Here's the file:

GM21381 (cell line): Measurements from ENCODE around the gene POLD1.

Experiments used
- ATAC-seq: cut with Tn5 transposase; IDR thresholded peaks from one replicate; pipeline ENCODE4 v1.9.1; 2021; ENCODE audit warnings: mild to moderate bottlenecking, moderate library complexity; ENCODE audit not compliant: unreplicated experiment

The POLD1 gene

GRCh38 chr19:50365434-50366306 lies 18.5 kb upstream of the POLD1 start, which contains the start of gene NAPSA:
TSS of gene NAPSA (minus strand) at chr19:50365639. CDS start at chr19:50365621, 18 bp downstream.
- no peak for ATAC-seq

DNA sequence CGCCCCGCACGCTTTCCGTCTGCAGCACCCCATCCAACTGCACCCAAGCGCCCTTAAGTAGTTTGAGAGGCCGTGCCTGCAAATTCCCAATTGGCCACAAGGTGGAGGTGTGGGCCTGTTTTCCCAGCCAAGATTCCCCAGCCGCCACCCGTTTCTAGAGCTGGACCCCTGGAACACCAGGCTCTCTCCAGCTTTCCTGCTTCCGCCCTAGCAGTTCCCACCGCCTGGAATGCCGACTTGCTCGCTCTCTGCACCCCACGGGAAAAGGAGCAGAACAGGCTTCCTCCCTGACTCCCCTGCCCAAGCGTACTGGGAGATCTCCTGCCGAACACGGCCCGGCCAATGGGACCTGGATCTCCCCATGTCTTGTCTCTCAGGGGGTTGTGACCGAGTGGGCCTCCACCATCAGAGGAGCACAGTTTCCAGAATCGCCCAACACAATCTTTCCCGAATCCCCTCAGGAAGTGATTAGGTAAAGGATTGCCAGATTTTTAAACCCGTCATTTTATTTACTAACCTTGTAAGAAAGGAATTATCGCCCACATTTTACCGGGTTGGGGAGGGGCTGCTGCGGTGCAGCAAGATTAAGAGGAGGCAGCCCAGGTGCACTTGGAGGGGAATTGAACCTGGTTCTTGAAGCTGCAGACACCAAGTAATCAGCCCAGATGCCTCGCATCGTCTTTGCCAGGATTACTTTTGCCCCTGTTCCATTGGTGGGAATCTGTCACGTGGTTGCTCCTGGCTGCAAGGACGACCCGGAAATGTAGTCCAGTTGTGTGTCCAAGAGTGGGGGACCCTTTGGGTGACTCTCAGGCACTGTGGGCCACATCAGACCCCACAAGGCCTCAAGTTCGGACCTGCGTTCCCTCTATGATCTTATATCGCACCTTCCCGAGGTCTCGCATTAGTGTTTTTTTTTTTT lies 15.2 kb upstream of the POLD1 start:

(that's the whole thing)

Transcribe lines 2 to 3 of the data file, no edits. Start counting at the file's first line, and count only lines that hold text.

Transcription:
Experiments used
- ATAC-seq: cut with Tn5 transposase; IDR thresholded peaks from one replicate; pipeline ENCODE4 v1.9.1; 2021; ENCODE audit warnings: mild to moderate bottlenecking, moderate library complexity; ENCODE audit not compliant: unreplicated experiment